“This moment, this feeling, was my first step as a runner.” —Chloe Davis
From the editor: I had the good fortune to train with Chloe Davis for her first half marathon—and only her second running race of any distance. Just happy to introduce someone to the sport of distance running, I had no idea the depth of courage and perseverance it would take this 18-year-old Penn High School senior to train. Heck, any first half takes courage, but Chloe was subject to a few extra miles I hadn’t realized. We completed the Borgess Half Marathon on Sunday, May 6, to much fanfare. At the welcoming finish-line: her mother, Jennifer Davis, and my son/Chloe’s boyfriend Scout.
To all those finding faith in their bodies and their ability to overcome, this one is for you.
By Chloe Davis, Granger, IN
You could say I’ve been training for this half marathon even before my steps first hit the pavement. I have insulin resistance, and I like to think of it as a little kid who gets sick off of a three-scoop cone of superman ice cream. So take this for instance as my insulin, too much to go around. The boy’s smile reverses into a puke fest as his body has no idea how to process all that ice cream. That is my body’s cells responding improperly to the increased amount of insulin.
Fast forward to this winter, to three-and-a-half years after my diagnosis; my nurse practitioner says my bloodwork is now basically a nine-scoop cone. My insulin has skyrocketed, and I have no control over the devastation I feel. I say to myself, “I try so hard. I do all I can. Why is this happening to me?” This moment, this feeling, was my first step as a runner.
My Steps of Growth:
Prayer—I would say my talks with God are more of a conversation than your normal prayer. The first part is to admit to myself and the Lord that I cannot accomplish my goals without Him. My advice is to confess your struggles, worries, fears, doubts, and all those that keep you captive from enjoying His full love and grace. Humility is essential to opening yourself up and allowing for true healing to occur.
Talk to Him without the filter of judgement, be real and dig deep to the parts of you that are the hardest to express. He will comfort you, guide you, and hold you always in the palm of His hands. One of my favorite Bible verses is “Those who hope in the Lord will renew their strength. They will take up wings like eagles. They will run and not struggle. They will walk and not tire.” Isaiah 40:31. The hope I have received through being vulnerable with the Lord has given me the ability to find faith in my body.
Step: Repeat this verse and talk to God in every moment of doubt during your runs, you will be blessed with incredible strength and perseverance.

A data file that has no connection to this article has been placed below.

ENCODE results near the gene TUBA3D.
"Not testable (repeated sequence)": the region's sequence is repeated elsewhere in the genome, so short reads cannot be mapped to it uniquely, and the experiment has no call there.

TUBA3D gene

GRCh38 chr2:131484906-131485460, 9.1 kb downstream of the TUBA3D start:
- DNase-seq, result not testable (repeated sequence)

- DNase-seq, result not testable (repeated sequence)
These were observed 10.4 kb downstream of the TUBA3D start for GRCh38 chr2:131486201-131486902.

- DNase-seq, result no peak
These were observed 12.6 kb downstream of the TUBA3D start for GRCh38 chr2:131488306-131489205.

Gratitude and The Present Moment — I noticed my flaw of not truly appreciating my runs. I would head out refreshed and ready, but the first couple of miles of longer runs were full of getting the creaks out and the joints flowing. My mind would settle into going through my daily checklist, possible scenarios, and of course imagining myself winning an Olympic race. But no, this is my time.
This is my time—a phrase I repeat to myself during all my runs. This is my time to look around and see the beauty of the nature around me and feel the peace of having this time to myself. This is my time to see how miraculous my body is, and how far it can carry me with a positive perspective. This is my time to replace my checklist with my gratitude list. This is my time to start fresh again and cherish every step. My gratitude helps to take me back to the present moment, where I focus on one step at a time.
Step: Name off what you are grateful for during your runs. Take the time to notice every step as a profound accomplishment. Choose to stay present.
Trust—Trusting my body to carry me through runs was a difficulty I faced. I learned that God and I are a team, that every step I take is a step he takes with me. I realized that by not trusting in my body’s capabilities, I was holding tightly onto control. Trying to control the outcome of every little thing caused me to hold too much pressure and anxiety. Letting go was my answer. Just simply saying “God I cannot do this without you, I am giving this up to you and I trust in you” turned everything around for me. Letting go of control and surrendering it to Him, gave me the freedom to enjoy my runs joyfully and see how much I was improving.
Allow yourself the freedom of being satisfied with any amount that you run.
Step: Let go of all that does not benefit you and be patient. Find little things to have trust and faith in during your runs, little things add up. Allow yourself the freedom of being satisfied with any amount that you run.
Choice—The most valuable life lesson I have received: Everything in life is a choice. Choose to pray, choose to be grateful, choose to be patient, choose to be in the present moment, and choose to trust and let go. You have the personal power to overcome anything with God by your side. You can view your situation as the end of the world, or as a new beginning of tremendous growth and learning. Make it to the finish line, no matter the time, no matter the hardships, no matter anything that stands in your way. Choose to make it to that finish line. The feeling of that last step will be profound compared to your first step.
Step: Find choices that give you the most growth and make a commitment to keep them. Make weekly intentions for yourself and know that you can finish.
Featured photo: Chloe, Scout & Jan Spalding at the Borgess Half start line, May 7, 2018.